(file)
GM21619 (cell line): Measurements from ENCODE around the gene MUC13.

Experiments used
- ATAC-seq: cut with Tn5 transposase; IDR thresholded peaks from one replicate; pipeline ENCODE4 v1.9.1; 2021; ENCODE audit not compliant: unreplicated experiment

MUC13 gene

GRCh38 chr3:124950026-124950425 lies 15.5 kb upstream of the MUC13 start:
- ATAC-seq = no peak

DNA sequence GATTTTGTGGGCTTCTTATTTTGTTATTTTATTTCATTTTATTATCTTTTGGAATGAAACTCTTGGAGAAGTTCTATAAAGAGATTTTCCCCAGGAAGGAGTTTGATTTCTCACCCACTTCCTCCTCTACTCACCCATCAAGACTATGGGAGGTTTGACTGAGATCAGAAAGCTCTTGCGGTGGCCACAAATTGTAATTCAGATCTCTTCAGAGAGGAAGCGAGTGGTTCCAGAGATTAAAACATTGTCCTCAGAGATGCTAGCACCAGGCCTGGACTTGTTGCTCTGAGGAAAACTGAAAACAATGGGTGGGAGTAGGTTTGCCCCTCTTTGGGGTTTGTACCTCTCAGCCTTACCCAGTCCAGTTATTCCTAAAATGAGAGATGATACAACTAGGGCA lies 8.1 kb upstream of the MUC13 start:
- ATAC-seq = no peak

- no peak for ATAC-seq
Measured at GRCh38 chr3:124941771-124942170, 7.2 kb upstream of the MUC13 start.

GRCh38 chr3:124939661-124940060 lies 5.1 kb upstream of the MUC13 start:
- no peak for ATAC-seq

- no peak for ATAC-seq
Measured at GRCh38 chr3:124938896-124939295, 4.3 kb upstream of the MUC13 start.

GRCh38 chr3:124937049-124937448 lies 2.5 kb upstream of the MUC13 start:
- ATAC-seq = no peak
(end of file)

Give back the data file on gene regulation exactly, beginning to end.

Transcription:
GM21619 (cell line): Measurements from ENCODE around the gene MUC13.

Experiments used
- ATAC-seq: cut with Tn5 transposase; IDR thresholded peaks from one replicate; pipeline ENCODE4 v1.9.1; 2021; ENCODE audit not compliant: unreplicated experiment

MUC13 gene

GRCh38 chr3:124950026-124950425 lies 15.5 kb upstream of the MUC13 start:
- ATAC-seq = no peak

DNA sequence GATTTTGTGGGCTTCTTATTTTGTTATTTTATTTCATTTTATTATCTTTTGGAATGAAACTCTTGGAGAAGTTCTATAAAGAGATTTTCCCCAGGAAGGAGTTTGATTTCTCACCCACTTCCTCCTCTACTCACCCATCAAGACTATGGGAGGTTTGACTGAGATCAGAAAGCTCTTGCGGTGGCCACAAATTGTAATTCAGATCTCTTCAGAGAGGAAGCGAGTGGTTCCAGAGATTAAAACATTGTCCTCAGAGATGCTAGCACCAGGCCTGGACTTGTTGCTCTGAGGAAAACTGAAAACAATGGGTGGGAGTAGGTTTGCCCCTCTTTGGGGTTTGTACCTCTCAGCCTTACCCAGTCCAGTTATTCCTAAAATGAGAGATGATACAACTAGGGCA lies 8.1 kb upstream of the MUC13 start:
- ATAC-seq = no peak

- no peak for ATAC-seq
Measured at GRCh38 chr3:124941771-124942170, 7.2 kb upstream of the MUC13 start.

GRCh38 chr3:124939661-124940060 lies 5.1 kb upstream of the MUC13 start:
- no peak for ATAC-seq

- no peak for ATAC-seq
Measured at GRCh38 chr3:124938896-124939295, 4.3 kb upstream of the MUC13 start.

GRCh38 chr3:124937049-124937448 lies 2.5 kb upstream of the MUC13 start:
- ATAC-seq = no peak